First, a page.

Stolte Grove

A Homestead Headlines Article by Chuck Oldenburg

December, 2011

In 1904, Lillian Ferguson bought property at the end of La Verne and Montford, named it “Three Groves” and built a weekend retreat there. She owned a home in San Francisco and rented a room to 24-year-old W. V. “Fred” Stolte. When he visited “Three Groves” as a guest of Mrs. Ferguson, he fell in love with the area and bought property across the street for his own retreat. After the 1906 earthquake both he and Lillian Ferguson moved to their retreats. Later, Fred bought property east of the Ferguson house and planted a very successful rose garden. Mrs. Ferguson owned the redwood grove west of her house. They agreed to an exchange of the properties so that she owned the rose garden and he acquired the redwood grove which became known as Stolte Grove.

Fred built a barbecue, picnic tables and a tree house for his children, Virginia and Frank. He also dammed up the creek to make a small lake. He was generous in sharing the grove with his work colleagues at the Examiner, the Mission Optimists and the Mill Valley Community Church.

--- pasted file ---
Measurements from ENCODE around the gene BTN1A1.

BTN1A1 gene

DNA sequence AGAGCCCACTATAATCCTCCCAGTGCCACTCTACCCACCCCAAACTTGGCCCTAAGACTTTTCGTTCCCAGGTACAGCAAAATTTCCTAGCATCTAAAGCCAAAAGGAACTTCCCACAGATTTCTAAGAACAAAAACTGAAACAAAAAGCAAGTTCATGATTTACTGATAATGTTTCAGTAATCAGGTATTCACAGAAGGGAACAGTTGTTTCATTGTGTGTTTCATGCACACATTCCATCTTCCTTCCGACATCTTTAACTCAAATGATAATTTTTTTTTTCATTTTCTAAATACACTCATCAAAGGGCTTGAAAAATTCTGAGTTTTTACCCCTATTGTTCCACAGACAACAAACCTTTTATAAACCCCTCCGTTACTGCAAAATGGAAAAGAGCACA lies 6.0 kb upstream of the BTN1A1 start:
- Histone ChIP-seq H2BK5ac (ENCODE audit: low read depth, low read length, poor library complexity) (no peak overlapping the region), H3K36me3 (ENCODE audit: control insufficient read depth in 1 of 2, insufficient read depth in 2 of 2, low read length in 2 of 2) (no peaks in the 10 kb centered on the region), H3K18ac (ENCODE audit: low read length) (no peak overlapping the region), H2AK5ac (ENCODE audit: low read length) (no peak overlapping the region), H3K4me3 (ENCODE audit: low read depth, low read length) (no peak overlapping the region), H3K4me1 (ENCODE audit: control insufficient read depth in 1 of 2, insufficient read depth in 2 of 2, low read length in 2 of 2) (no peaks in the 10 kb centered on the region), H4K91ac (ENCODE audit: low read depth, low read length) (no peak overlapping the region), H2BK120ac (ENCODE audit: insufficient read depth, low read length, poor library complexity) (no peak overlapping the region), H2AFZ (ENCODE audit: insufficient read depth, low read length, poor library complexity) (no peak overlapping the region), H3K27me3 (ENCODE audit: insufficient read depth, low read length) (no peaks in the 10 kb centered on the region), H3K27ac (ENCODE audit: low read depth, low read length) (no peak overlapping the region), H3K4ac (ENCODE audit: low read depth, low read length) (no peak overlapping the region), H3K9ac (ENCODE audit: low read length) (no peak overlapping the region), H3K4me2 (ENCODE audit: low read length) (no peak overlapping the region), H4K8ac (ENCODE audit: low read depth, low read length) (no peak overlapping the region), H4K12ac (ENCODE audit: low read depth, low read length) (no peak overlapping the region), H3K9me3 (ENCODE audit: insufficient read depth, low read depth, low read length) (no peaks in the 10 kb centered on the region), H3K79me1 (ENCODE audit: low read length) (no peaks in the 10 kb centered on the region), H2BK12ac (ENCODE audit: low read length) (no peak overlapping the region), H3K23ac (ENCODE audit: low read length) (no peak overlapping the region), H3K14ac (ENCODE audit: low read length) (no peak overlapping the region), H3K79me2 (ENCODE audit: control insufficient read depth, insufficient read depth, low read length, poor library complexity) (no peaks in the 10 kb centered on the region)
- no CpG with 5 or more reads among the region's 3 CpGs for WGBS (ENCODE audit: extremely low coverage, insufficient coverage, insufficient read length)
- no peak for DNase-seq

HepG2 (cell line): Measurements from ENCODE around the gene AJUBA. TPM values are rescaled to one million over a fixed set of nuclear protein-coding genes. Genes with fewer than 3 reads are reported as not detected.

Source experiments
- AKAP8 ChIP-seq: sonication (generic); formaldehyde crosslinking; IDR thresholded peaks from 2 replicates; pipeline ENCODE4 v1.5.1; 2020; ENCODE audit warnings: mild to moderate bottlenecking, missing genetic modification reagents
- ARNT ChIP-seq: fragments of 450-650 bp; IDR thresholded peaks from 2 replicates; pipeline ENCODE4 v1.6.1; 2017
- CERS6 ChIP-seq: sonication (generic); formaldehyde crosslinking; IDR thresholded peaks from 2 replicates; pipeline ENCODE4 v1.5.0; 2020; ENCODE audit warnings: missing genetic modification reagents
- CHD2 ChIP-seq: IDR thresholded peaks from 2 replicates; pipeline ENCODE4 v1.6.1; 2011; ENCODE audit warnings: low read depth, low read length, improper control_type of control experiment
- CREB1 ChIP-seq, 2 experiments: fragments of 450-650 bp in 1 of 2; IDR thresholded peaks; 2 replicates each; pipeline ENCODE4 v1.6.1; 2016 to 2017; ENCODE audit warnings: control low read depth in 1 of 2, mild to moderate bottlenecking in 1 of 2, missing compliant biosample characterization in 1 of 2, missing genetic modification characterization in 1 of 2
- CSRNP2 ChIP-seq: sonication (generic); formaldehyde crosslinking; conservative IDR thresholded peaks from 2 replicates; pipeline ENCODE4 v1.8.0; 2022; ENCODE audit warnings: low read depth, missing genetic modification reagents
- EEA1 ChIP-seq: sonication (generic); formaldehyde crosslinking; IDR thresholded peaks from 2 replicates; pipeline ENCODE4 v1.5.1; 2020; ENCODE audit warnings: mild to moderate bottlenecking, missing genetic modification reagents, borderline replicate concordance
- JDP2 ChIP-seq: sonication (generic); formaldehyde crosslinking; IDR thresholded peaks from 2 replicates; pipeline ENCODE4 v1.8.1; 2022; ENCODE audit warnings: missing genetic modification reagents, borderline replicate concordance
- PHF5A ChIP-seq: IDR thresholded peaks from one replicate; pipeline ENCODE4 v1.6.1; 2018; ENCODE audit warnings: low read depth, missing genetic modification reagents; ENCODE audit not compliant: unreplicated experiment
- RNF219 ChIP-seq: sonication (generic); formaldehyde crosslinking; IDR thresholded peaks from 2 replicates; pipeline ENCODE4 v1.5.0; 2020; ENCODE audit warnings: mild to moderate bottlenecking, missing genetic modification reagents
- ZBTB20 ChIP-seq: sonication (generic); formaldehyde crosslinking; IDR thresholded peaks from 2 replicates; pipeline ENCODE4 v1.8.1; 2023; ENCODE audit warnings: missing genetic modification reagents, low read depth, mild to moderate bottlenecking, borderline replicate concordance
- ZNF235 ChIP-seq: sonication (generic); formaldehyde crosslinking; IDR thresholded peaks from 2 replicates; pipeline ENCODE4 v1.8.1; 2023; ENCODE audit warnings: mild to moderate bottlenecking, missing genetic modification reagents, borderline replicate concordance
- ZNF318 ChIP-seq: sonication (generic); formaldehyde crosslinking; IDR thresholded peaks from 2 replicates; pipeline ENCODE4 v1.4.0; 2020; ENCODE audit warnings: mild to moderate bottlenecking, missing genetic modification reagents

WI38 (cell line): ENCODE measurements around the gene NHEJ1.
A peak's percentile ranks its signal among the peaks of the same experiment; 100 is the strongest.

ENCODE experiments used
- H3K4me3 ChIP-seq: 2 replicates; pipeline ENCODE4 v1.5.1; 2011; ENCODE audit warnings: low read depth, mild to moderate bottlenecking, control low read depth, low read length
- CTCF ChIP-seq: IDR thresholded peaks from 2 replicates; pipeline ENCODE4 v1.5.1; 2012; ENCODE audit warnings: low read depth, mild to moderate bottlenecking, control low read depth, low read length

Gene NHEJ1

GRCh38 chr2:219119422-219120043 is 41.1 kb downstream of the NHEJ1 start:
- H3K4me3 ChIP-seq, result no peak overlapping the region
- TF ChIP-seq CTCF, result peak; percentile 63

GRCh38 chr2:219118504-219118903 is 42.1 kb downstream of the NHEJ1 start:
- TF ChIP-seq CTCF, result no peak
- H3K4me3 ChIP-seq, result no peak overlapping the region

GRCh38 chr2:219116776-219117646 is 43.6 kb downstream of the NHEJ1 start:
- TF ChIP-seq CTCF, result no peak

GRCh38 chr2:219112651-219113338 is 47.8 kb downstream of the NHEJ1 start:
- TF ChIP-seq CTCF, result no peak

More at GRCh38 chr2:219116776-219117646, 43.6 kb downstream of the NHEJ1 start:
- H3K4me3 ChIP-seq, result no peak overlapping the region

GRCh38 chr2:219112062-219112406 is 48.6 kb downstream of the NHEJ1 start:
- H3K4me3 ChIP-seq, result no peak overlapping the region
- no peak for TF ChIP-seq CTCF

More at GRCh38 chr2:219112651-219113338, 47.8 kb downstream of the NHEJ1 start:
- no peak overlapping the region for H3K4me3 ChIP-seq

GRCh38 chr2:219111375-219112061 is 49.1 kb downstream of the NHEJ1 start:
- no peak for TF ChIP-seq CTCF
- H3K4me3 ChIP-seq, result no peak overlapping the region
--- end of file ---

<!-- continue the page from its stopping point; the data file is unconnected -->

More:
Stolte musicians.

Stolte musicians.

Long time Mill Valley resident Carol Budds recollects Stolte Grove: “My first memory of the Stolte family was when I was in the primary class at the Mill Valley Community Church and Virginia Stolte was a teacher in the Sunday School. We all celebrated her

18th birthday [in 1934]. In the quiet 1930’s Mill Valley days that followed, an annual event was the church Sunday School picnic in Stolte Grove. The teachers and mothers prepared the picnic lunch which was eaten at tables under the redwoods. Lunch was followed by games such as softball and tug of war. We could hardly wait for the time to pass (one hour after eating) until we could go swimming in the cold creek water that filled their ‘lake.’

“During those depression years and for many years thereafter, the Community Church had an active Men’s Club. Fred Stolte, Virginia’s father, and my father attended their monthly dinner meetings. Once a year it was an outdoor dinner at Stolte Grove prepared by [Mrs.] Ann Stolte and her committee of church ladies. Ann Stolte and my mother became bridge-playing friends. I recall being included at a large dinner party in Stolte Grove in 1946. The meat served at dinner was venison and I shall always remember the announcement after dinner that Fred had shot the deer from the bathroom window!”


If you have comments or questions about this article or other topics
pertaining to the history of Homestead Valley,
please feel free to e-mail Chuck Oldenburg.